There was also the fact that when Milli Vanilli’s album was released in America, all the songs were credited to Rob and Fab.  This revelation was enough for Charles Shaw to come forward to the media to let them know that he was one of the three male singers who DID sing on the Milli Vanilli record.  Frank Farian, worried that his house of cards would come crumbling down around him reportedly tried to get Shaw to recant his statements by paying him off to the tune of $150,000.  But, by this point, the public backlash had begun.

Even Rob and Fab were starting to get a change of heart about success.  They were beginning to feel that taking credit for someone else’s talent was not the way to live life.  And when they approached Farian and demanded that they be able to sing on their next album, the pressure proved too much for Farian.  In November 1990, Farian revealed that Rob and Fab did NOT sing one note on the Milli Vanilli album.  The secret was finally out, and Rob and Fab paid the price in a big way.
On November 16, 1990, their Best New Artist Grammy Award was taken away, the first and only time in the fifty-four year history of the awards ceremony that this has happened.  Shortly thereafter, Arista Records deleted the entire Milli Vanilli catalog from their records, essentially putting ‘Girl You Know Its True’ out of print.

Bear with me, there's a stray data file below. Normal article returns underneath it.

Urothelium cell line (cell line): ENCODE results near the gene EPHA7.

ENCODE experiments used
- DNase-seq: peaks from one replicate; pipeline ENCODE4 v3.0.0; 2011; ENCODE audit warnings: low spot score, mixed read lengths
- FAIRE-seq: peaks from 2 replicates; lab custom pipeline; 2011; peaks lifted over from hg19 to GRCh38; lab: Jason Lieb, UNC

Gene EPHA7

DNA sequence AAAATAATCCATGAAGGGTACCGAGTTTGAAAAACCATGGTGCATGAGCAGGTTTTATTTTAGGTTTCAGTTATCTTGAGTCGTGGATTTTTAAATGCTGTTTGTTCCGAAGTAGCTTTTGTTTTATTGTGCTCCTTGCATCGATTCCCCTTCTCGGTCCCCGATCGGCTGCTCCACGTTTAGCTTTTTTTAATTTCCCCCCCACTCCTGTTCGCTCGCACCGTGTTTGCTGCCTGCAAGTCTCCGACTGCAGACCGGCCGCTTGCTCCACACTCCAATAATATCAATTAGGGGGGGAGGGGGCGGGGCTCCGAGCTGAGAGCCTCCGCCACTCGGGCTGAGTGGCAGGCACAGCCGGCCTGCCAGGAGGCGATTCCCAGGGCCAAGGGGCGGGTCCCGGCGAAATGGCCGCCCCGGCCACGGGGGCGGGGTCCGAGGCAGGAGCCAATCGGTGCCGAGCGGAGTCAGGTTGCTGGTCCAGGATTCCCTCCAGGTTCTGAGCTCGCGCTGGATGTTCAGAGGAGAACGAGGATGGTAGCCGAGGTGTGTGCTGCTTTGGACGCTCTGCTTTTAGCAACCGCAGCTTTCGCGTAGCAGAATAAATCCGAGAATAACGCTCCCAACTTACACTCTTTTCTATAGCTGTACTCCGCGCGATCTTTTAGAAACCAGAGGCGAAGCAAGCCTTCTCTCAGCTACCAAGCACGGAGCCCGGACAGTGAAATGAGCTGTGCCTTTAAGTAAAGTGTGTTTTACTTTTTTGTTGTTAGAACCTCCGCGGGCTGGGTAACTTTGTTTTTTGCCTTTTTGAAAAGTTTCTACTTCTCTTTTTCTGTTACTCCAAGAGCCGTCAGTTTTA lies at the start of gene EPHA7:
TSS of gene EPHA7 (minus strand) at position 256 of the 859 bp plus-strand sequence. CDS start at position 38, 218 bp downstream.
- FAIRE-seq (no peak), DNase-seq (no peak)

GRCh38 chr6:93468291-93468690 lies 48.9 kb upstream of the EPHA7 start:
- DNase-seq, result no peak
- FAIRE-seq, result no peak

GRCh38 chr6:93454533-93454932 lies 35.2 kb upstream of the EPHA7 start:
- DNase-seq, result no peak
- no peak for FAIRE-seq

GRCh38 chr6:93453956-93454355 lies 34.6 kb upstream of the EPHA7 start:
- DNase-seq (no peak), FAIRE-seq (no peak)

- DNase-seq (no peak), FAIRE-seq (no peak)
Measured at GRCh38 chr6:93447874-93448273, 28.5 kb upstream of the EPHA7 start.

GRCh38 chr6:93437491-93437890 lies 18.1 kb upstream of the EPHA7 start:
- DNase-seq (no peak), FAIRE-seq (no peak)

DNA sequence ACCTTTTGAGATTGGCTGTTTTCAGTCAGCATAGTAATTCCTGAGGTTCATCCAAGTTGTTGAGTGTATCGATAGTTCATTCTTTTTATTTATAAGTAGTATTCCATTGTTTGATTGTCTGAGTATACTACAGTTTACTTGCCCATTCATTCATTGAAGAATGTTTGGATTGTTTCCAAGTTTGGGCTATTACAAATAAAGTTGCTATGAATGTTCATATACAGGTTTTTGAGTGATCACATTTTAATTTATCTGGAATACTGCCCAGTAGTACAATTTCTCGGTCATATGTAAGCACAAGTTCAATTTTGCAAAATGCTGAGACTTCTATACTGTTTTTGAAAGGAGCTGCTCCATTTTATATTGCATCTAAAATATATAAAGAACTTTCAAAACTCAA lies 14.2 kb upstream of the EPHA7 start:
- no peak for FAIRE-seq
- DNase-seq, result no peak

As many as twenty-seven different lawsuits were filed against Rob, Fab, and Arista Records.  In 1991, Arista Records agreed to refund people who purchased albums and concert tickets featuring Milli Vanilli.  The refund offer was good until March 1992.

As for Milli Vanilli’s recording career, it essentially ended in 1990.  At the time that the scandal was revealed, radio stations were playing the single ‘Keep On Running’, which was supposed to be the debut single for the band’s second album.  After the scandal broke, the album was repackaged to include the photos of the artists who sang for Milli Vanilli, removing all traces of Rob and Fab from the finished cover art, and the album was given the title of ‘The Real Milli Vanilli’ (‘Moment Of Truth’ in Europe).

By then, Rob and Fab were essentially outcasts.  Even Frank Farian had seemingly abandoned them.  Despite the scandal that plagued them, Rob and Fab never gave up on their music career.  The two moved to Los Angeles where in 1993, they recorded the album ‘Rob & Fab’.  However, due to poor promotion and the inability to shake their scandalous past, the album failed to make an impression.
In 1997, Frank Farian was brought back into the lives of Milli Vanilli when he agreed to produce a comeback album for the duo...this time with Rob and Fab on vocals.  Personally speaking, the last thing that I would do is make another deal with the devil who screwed things up for me the first time, but Rob and Fab agreed.  The album was going to be titled “Back And In Attack”, and was set to be released during the spring of 1998.  Sadly, the comeback album would be overshadowed by a shocking end to one of the key players.